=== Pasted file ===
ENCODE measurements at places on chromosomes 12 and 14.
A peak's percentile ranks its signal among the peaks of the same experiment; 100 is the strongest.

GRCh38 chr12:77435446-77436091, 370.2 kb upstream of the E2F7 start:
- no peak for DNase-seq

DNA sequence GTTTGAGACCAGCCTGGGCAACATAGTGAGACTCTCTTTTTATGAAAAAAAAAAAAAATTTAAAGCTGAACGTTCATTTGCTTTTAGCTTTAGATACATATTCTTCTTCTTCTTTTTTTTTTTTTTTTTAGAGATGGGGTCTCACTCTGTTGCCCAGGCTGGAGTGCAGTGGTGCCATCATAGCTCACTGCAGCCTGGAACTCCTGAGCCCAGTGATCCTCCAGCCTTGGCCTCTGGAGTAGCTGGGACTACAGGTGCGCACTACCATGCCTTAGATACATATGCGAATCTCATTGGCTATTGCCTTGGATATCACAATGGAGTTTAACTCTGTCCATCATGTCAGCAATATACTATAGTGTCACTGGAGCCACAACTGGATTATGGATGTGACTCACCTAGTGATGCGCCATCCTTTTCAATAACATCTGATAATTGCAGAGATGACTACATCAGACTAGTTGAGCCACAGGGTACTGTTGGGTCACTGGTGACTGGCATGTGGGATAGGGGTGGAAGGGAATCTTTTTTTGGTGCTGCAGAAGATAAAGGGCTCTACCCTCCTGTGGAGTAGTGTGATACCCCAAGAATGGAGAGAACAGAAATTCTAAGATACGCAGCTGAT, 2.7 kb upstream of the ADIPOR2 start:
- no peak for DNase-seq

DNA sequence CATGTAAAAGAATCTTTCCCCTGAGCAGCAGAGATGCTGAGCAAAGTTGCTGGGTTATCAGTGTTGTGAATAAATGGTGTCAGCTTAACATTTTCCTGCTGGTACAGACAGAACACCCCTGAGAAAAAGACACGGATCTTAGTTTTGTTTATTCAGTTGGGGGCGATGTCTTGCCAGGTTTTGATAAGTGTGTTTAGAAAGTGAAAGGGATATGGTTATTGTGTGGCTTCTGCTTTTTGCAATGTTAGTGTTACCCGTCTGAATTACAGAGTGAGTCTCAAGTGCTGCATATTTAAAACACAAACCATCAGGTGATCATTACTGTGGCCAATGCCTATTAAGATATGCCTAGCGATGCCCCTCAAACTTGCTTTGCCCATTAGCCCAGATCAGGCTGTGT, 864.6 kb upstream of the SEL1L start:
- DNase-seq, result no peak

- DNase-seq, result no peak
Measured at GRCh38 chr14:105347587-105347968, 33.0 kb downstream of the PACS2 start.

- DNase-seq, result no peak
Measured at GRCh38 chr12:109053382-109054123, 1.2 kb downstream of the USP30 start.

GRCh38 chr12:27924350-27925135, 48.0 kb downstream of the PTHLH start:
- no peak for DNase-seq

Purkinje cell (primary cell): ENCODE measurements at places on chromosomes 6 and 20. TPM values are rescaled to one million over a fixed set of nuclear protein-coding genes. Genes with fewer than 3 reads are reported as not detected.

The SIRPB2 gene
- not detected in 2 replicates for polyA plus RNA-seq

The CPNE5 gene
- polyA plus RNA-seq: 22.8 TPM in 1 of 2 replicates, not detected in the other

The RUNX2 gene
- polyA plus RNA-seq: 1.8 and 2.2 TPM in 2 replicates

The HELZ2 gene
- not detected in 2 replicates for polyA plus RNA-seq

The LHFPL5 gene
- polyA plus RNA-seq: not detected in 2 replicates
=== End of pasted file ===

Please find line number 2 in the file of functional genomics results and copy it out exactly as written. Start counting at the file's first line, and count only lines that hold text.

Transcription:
A peak's percentile ranks its signal among the peaks of the same experiment; 100 is the strongest.